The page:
Geek's Guide to Britain There are several fine examples of Victorian engineering still working in Blighty. Tower Bridge in London is one of my personal favourites. I was surprised to discover that another was on my doorstep. Well, 4.34km (2.7 miles) from my doorstep to be more accurate.
The Grade II-listed Barton Swing Aqueduct in Salford was built to solve the knotty problem of how to get the Bridgewater Canal across the proposed Manchester Ship Canal. And bar some routine maintenance, the odd lick of paint and a change of power source from steam to electricity, it has been doing the same job on a daily basis for over 120 years.
What makes the Barton Aqueduct even more interesting is that not only was it the first swing aqueduct to be built but it was also the last. To this day it is unique. And not just in the UK. Scour the globe and you’ll not find another one.
The aqueduct’s origins form part of the story of the Manchester Ship Canal – or the Big Ditch as it was fondly known – which opened in January 1894.
Straightening and dredging the River Irwell to allow sea-going ships to unload in Manchester and thus avoid the punitive charges being imposed by the port of Liverpool had been kicking around for over a century before work started.
A daunting project on many levels, one significant problem had been what to do about the Bridgewater Canal, which crossed the River Irwell at Barton on a stone aqueduct designed and built by James Brindley, the Duke of Bridgwater’s gifted canal engineer.
Heart of operations lies within the control tower. Photo: Alun Taylor
Opened in 1761, the stone aqueduct was a vital link in the north-west’s canal system, so closing it was out of the question. Building a flight of locks to take narrow boats down from the canal level to the Irwell was dismissed too. The speed of the water flow in the Ship Canal on occasion would on make steering a narrowboat across it dicey in the extreme. Brindley himself had dismissed this idea before building his stone aqueduct.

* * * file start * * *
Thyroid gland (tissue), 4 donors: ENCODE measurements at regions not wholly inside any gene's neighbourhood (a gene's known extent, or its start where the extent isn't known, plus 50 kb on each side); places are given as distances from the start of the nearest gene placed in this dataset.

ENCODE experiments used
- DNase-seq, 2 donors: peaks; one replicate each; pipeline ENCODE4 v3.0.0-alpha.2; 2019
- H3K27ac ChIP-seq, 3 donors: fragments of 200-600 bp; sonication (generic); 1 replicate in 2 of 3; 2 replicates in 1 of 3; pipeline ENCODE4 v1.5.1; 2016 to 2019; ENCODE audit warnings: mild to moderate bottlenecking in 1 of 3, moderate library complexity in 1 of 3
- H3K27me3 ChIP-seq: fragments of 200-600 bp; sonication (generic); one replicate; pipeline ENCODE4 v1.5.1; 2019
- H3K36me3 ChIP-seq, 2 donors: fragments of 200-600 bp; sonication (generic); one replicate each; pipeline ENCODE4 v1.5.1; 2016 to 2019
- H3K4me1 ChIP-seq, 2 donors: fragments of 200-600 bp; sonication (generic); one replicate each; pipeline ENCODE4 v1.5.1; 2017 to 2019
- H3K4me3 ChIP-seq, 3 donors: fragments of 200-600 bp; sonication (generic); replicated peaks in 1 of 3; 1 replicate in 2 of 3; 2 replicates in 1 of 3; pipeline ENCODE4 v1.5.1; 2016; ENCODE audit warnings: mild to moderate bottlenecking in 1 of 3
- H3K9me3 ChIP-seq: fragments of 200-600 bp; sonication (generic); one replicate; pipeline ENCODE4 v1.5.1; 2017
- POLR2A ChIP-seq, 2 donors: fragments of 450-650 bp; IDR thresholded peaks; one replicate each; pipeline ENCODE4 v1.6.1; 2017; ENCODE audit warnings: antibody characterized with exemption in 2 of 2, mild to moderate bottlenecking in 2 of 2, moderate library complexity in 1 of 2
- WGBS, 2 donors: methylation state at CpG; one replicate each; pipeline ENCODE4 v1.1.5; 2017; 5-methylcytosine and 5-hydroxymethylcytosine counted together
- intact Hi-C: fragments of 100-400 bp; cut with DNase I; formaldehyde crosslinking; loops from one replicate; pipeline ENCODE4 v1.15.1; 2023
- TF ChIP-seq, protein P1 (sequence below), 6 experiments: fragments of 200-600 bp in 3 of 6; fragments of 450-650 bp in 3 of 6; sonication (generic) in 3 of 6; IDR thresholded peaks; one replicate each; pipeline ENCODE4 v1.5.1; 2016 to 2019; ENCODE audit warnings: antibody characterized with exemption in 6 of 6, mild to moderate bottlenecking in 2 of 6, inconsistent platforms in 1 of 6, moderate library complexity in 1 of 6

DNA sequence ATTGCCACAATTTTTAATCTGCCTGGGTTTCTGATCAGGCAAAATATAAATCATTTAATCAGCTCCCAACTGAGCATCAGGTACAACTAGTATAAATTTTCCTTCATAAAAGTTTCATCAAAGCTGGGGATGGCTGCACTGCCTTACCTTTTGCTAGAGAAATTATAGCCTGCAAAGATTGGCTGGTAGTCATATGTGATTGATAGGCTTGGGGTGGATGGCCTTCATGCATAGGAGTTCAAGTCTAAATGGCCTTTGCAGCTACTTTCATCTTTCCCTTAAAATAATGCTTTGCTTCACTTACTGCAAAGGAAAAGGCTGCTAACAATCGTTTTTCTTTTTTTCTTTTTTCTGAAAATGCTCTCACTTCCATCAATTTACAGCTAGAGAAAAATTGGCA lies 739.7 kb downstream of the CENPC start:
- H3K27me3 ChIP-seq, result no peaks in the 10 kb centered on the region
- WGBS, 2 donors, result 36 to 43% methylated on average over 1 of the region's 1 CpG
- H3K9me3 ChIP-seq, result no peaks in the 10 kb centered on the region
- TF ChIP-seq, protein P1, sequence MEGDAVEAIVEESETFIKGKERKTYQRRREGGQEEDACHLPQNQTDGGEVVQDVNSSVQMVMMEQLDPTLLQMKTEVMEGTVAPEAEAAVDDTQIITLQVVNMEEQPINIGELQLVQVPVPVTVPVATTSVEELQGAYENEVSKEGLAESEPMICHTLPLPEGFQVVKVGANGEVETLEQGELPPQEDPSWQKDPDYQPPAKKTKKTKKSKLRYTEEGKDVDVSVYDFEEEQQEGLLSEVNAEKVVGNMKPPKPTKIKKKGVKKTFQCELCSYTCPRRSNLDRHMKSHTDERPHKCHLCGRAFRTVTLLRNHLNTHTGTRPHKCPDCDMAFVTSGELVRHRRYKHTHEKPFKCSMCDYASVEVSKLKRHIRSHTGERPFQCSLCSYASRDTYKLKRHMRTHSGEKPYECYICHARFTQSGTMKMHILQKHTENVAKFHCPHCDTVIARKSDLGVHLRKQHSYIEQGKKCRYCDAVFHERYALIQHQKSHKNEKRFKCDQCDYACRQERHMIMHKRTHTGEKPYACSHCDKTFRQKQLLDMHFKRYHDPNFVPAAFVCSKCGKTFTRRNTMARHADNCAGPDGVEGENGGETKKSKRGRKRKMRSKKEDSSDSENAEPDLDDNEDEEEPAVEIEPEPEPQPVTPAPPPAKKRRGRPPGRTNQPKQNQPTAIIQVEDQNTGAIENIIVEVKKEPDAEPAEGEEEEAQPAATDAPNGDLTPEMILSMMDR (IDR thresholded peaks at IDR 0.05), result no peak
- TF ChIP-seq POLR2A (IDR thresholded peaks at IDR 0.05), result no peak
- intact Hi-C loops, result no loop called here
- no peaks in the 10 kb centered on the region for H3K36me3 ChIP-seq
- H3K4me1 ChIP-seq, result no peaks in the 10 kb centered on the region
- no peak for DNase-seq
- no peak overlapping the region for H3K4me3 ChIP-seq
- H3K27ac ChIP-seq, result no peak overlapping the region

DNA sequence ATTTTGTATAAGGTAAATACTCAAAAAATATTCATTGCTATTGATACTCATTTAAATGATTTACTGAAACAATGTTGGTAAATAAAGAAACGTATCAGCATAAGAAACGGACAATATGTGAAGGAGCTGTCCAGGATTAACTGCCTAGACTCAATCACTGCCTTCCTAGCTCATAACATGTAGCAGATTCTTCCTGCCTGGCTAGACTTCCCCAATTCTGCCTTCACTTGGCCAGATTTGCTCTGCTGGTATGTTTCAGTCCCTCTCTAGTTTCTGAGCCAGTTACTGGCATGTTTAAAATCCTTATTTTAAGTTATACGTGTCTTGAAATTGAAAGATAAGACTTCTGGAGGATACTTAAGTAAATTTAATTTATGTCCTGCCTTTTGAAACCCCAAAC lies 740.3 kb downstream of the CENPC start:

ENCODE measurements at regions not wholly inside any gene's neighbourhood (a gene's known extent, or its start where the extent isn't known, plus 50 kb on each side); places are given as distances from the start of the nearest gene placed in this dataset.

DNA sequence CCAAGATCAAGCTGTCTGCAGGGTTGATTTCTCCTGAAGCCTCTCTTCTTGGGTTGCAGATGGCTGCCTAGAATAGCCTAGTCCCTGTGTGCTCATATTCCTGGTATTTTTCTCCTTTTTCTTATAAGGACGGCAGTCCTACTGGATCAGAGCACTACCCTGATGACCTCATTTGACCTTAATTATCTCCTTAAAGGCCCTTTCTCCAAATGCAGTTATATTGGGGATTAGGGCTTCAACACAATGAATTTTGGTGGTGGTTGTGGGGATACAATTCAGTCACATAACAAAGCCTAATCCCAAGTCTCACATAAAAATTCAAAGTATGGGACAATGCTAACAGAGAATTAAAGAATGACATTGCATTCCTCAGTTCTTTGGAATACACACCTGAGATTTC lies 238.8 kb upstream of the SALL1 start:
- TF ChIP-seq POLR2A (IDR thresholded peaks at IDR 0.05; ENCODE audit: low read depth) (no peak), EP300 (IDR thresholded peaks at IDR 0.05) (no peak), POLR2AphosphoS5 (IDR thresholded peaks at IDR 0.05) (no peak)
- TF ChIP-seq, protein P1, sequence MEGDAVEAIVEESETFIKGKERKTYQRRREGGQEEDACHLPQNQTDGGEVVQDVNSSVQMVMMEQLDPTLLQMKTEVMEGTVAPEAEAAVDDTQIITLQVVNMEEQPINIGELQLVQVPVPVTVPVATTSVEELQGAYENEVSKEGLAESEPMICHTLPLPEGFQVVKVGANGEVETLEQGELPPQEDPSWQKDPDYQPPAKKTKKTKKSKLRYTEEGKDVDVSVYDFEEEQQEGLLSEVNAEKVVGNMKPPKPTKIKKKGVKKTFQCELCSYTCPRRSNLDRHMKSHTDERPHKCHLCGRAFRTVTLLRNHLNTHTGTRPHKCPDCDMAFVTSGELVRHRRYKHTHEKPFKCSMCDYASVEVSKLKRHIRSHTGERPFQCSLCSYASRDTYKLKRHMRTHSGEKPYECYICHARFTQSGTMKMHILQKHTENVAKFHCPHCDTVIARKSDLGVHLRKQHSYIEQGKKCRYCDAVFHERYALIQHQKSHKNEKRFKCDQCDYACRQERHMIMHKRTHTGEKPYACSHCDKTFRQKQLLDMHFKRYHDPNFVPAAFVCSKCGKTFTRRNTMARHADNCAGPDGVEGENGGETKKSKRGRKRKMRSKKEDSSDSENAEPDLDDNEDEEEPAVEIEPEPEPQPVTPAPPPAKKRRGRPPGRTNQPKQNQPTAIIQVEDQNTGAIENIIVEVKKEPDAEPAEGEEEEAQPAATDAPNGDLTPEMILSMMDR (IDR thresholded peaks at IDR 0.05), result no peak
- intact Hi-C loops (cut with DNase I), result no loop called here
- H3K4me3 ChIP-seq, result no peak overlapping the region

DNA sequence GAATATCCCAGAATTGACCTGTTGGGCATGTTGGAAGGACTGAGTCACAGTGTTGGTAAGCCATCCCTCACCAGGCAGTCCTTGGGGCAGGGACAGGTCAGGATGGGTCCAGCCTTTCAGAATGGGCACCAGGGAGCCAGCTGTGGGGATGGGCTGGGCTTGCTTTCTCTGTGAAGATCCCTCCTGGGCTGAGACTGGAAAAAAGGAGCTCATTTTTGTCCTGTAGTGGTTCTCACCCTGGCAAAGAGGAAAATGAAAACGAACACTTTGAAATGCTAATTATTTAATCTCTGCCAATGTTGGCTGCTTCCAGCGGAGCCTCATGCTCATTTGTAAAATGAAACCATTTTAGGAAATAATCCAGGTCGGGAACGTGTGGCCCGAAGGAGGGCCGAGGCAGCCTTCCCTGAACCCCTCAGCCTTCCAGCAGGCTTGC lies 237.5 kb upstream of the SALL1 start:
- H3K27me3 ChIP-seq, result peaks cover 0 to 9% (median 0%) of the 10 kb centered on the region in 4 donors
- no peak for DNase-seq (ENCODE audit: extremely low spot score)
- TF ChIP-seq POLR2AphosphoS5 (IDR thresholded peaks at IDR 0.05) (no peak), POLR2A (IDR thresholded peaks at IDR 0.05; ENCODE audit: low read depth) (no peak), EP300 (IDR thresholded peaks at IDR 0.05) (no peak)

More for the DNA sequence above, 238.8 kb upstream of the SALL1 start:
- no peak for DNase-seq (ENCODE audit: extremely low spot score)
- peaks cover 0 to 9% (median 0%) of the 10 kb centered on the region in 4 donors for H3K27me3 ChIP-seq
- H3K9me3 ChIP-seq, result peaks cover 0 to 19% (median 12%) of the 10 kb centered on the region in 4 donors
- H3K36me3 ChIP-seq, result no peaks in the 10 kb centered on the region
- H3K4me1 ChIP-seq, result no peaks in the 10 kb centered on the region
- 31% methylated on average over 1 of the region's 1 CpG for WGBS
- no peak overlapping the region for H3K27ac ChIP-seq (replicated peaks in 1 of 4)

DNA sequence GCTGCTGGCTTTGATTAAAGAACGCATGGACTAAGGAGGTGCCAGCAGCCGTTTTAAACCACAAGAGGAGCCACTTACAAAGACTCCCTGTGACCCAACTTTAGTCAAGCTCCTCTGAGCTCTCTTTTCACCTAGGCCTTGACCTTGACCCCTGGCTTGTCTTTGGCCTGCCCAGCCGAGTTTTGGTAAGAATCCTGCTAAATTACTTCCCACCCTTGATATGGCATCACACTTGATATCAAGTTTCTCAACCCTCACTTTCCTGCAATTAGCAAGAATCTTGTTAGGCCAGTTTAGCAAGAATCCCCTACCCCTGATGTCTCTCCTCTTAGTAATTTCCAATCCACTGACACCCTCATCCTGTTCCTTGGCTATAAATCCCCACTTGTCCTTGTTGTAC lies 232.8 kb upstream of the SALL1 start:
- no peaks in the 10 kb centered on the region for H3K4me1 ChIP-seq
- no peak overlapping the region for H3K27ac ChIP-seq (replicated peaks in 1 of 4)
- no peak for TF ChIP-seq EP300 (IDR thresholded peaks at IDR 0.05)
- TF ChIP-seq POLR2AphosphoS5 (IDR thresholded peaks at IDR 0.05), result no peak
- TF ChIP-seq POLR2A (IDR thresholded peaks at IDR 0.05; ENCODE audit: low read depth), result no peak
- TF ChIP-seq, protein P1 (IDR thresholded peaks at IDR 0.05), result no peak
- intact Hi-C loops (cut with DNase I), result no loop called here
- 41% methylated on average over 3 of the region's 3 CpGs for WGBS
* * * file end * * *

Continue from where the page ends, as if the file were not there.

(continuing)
A system of locks and a fixed bridge with enough clearance to allow the size of vessel the Ship Canal could accommodate was a non-starter too.
Both lock-based options would also have caused congestion on the Bridgewater Canal and since the Manchester Ship Canal Company had been obliged to buy the Bridgewater Canal lock, stock and barrel as part of the hugely expensive project (seven years in the building the Ship Canal cost £15m in 1894 or around £1.7bn in 2015 terms) it was keen to maximise income from the Bridgewater waterway.
Luckily the Ship Canal’s ingenious chief engineer, Edward Leader Williams (later Sir), had a plan. The adjoining Barton road bridge was already envisioned as a swing bridge so why not just create a section of canal on a similar pivot and treat it in the same way?
Look at Barton aqueduct today and you see it much as it was when new, the only difference being the removal of the tow-path that once ran above the right hand side of the water trough so horses could pull the barges across.
Measurements, mechanics and how a moving aqueduct actually works
The aqueduct takes the form of a boxed lattice girder frame with an iron water trough made from 0.95cm (3/8 inch) iron plate at the bottom. The trough is 5.4m (18ft) wide by 2.1m (7ft) deep (but only filled to a depth of 1.8m (6ft) and 71.6m (235ft) long. It weighs 1,473 tonnes (1,450 tons) when full of water. Even dry, it weighs a not inconsiderable 660 tonnes (650 tons). The whole enchilada sits on a pivot on an artificial island in the middle of the Ship Canal.
The aqueduct pivot mechanism consists of a 8.2m (27ft) diameter race plate embedded in a series of granite blocks. Sixty-four cast iron taper rollers sit on top of the race plate held in position by a spider ring. On top of that an upper race plate supports the aqueduct and the circular gear ring that connects the hydraulic drive system to the aqueduct superstructure.
Draining the trough before swinging the bridge was originally mooted but was dismissed for two reasons. Firstly due to the time needed to refill the trough and secondly because while the Bridgewater Canal was renowned for the cleanliness of its water - apparently the fishing in it was rather good - the River Irwell was little more than a toilet. Over the previous decades it had developed into a drain for the outflow from the burgeoning industries of Manchester and Salford.
To reduce the pressure of the turning mechanism, a hydraulic press was installed in the pivot. When water was admitted to the press it took up to half the weight. So successful was this system of hydraulic assistance that Leader Williams retrofitted it to several road swing bridges being built over the Ship Canal including the ones at Stockton Heath and Knutsford Road in Warrington.
Hydraulic control levers used to turn the aqueduct, photo: Alun Taylor